This page will consist of books that have influenced me greatly in recent years, and in the past – primarily non-fiction. I hope to categorize and add to the list periodically, and to give a brief annotation of each entry. The present list is in no particular order.

Steven Waldman, Founding Faith (New York: Random House, 2008)

Amartya Sen, Development as Freedom (New York: Random House, 1999)

Chris Hedges, Death of the Liberal Class (New York: Nation Books, 2010)

Hernando de Soto, The Mystery of Capital (New York: Basic Books, 2000)

L. Randall Wray, Modern Money Theory (New York: Palgrave Macmillan, 2012)

Mahmoud Mohamed Taha, The Second Message of Islam (Syracuse, N.Y.: Syracuse U. Pr., 1987)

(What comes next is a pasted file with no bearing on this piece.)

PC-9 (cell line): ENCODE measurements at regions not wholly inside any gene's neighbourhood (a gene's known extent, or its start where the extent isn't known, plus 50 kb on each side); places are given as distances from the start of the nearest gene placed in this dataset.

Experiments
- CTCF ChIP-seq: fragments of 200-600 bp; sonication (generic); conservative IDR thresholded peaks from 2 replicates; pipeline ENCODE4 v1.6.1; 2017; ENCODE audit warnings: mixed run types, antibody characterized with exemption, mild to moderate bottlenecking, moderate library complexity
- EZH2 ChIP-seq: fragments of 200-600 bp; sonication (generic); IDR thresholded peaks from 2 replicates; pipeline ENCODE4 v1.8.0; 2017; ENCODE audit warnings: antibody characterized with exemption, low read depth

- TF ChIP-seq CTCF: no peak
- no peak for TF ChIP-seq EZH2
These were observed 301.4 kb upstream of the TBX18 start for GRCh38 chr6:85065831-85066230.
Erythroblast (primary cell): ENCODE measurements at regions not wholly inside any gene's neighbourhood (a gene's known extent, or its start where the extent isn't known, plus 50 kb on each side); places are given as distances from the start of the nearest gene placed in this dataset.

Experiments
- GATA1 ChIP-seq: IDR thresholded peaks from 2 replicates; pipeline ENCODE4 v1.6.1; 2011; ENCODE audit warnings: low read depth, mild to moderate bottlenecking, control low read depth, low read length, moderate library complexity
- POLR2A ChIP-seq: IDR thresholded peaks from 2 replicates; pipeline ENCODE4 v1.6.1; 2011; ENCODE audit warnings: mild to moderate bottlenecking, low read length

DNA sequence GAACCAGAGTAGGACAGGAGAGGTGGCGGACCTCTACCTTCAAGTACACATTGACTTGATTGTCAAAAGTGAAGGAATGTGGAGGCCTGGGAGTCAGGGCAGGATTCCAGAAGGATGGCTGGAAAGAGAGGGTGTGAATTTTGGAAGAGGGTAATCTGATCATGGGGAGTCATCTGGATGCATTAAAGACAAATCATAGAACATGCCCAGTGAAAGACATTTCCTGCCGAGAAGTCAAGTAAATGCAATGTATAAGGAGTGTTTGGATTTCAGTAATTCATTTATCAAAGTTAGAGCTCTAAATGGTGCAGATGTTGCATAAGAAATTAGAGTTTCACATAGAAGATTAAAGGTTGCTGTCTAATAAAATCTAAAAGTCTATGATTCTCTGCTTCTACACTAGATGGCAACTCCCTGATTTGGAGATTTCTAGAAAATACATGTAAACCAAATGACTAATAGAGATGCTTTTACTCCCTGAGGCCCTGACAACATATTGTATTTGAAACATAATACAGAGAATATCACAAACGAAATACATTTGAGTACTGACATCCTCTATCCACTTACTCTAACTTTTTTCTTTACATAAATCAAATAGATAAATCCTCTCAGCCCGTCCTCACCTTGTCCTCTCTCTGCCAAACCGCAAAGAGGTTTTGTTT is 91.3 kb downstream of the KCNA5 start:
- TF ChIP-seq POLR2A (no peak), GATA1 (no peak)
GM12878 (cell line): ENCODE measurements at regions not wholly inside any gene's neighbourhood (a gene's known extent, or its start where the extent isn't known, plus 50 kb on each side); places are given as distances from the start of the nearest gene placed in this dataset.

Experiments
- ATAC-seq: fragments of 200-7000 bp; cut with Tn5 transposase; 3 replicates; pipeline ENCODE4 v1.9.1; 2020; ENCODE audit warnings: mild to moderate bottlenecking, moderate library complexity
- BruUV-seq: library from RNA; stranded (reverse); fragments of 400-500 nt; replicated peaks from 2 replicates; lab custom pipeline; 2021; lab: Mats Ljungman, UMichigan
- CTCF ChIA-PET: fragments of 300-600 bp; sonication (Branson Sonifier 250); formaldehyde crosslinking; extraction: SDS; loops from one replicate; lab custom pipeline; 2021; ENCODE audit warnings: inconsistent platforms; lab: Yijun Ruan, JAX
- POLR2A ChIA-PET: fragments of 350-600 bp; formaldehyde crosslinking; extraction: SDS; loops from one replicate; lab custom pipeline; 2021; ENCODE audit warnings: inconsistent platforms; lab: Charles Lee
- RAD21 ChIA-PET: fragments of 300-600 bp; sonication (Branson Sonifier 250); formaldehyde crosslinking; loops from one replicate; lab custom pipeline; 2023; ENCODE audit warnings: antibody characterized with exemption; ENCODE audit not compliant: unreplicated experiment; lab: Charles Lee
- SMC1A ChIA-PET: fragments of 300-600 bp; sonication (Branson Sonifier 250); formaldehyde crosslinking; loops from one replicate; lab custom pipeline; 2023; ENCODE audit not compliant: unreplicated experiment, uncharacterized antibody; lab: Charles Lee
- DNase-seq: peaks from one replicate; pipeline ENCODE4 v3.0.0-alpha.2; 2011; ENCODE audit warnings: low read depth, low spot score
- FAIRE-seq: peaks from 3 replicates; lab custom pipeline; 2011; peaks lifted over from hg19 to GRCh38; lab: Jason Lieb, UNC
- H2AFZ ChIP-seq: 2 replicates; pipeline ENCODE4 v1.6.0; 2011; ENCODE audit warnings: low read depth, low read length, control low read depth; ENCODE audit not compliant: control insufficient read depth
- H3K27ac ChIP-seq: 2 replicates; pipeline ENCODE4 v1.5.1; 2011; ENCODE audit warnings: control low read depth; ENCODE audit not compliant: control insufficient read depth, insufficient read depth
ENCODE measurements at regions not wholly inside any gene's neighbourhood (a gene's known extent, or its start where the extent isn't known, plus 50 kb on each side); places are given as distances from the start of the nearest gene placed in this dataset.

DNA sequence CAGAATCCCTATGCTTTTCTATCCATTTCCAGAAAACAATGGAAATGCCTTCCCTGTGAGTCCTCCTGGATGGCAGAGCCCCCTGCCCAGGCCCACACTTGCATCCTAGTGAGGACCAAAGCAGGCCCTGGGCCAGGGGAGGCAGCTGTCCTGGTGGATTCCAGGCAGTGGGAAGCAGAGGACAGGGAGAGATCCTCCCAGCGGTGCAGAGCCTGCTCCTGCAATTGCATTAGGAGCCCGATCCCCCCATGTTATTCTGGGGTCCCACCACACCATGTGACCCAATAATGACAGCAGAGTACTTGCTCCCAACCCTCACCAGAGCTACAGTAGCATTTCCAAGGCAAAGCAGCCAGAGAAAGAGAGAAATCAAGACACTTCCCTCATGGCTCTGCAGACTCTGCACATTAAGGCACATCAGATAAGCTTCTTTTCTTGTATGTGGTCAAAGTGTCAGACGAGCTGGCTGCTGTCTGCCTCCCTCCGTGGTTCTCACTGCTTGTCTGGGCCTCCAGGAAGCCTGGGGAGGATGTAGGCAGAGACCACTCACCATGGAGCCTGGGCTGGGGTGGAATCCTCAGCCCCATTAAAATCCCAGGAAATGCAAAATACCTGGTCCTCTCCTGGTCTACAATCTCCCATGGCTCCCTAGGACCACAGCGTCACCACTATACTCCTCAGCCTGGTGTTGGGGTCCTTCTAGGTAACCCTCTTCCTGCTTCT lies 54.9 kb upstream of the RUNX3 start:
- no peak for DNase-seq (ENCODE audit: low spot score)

Jeffrey A. Winters, Oligarchy (Cambridge: Cambridge U. Pr., 2011)

Emanuel Swedenborg, True Christianity (J. Rose, translator) in 2 vols (West Chester, PA: Swedenborg Foundation, 2010)

Dean Baker, Rigged: How Globalization and the Rules of the Modern Economy Were Structured to Make the Rich Richer (Washington, DC: Center for Economic and Policy Research, 2016)

John Kay, Other People’s Money: Masters of the Universe or Servants of the People (N.Y.: Public Affairs/ Perseus Books, 2016)

Bruce R. Scott, The Concept of  Capitalism (N.Y.: Springer, 2009)

This is “the intellectual core” of Scott’s Capitalism: Its Origins and Evolution as a System of Governance (N.Y.: Springer, 2011), which he wanted to make public in light of the political discourse in the lead-up to the U.S. Affordable Care Act (“Obama Care”, 2010). I haven’t  read the larger work.

Desiderius Erasmus, In Praise of Folly, (Rotterdam, 1511), and On Free Will (1524)

Barbara Ehrenreich, Bright-Sided: How Positive Thinking is Undermining America (New York: Henry Holt/ Picador, 2010)







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